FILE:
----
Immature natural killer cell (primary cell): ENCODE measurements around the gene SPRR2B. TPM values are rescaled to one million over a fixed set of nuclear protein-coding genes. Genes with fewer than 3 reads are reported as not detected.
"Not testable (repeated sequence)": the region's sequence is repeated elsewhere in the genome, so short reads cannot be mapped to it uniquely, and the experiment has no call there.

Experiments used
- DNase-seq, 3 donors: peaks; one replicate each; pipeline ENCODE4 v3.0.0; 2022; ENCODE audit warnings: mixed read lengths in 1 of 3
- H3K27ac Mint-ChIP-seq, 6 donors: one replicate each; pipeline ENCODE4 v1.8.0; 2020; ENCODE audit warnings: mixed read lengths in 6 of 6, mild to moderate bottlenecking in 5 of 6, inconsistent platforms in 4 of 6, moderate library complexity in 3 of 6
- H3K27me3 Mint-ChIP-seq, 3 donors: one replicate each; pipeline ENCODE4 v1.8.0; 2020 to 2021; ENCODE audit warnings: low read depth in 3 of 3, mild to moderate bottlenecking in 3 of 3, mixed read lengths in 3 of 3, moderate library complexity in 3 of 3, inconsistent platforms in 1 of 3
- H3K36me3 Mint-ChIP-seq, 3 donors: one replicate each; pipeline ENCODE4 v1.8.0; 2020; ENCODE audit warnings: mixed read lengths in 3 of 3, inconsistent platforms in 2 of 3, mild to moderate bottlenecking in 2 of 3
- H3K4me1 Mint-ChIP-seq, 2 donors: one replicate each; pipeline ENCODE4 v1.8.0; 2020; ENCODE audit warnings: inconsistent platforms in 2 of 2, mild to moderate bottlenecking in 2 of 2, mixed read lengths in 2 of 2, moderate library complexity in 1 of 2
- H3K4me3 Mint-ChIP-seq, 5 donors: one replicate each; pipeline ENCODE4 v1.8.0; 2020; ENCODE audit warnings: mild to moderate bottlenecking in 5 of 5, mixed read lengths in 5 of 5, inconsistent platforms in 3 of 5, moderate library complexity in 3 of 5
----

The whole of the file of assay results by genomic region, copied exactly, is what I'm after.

Immature natural killer cell (primary cell): ENCODE measurements around the gene SPRR2B. TPM values are rescaled to one million over a fixed set of nuclear protein-coding genes. Genes with fewer than 3 reads are reported as not detected.
"Not testable (repeated sequence)": the region's sequence is repeated elsewhere in the genome, so short reads cannot be mapped to it uniquely, and the experiment has no call there.

Experiments used
- DNase-seq, 3 donors: peaks; one replicate each; pipeline ENCODE4 v3.0.0; 2022; ENCODE audit warnings: mixed read lengths in 1 of 3
- H3K27ac Mint-ChIP-seq, 6 donors: one replicate each; pipeline ENCODE4 v1.8.0; 2020; ENCODE audit warnings: mixed read lengths in 6 of 6, mild to moderate bottlenecking in 5 of 6, inconsistent platforms in 4 of 6, moderate library complexity in 3 of 6
- H3K27me3 Mint-ChIP-seq, 3 donors: one replicate each; pipeline ENCODE4 v1.8.0; 2020 to 2021; ENCODE audit warnings: low read depth in 3 of 3, mild to moderate bottlenecking in 3 of 3, mixed read lengths in 3 of 3, moderate library complexity in 3 of 3, inconsistent platforms in 1 of 3
- H3K36me3 Mint-ChIP-seq, 3 donors: one replicate each; pipeline ENCODE4 v1.8.0; 2020; ENCODE audit warnings: mixed read lengths in 3 of 3, inconsistent platforms in 2 of 3, mild to moderate bottlenecking in 2 of 3
- H3K4me1 Mint-ChIP-seq, 2 donors: one replicate each; pipeline ENCODE4 v1.8.0; 2020; ENCODE audit warnings: inconsistent platforms in 2 of 2, mild to moderate bottlenecking in 2 of 2, mixed read lengths in 2 of 2, moderate library complexity in 1 of 2
- H3K4me3 Mint-ChIP-seq, 5 donors: one replicate each; pipeline ENCODE4 v1.8.0; 2020; ENCODE audit warnings: mild to moderate bottlenecking in 5 of 5, mixed read lengths in 5 of 5, inconsistent platforms in 3 of 5, moderate library complexity in 3 of 5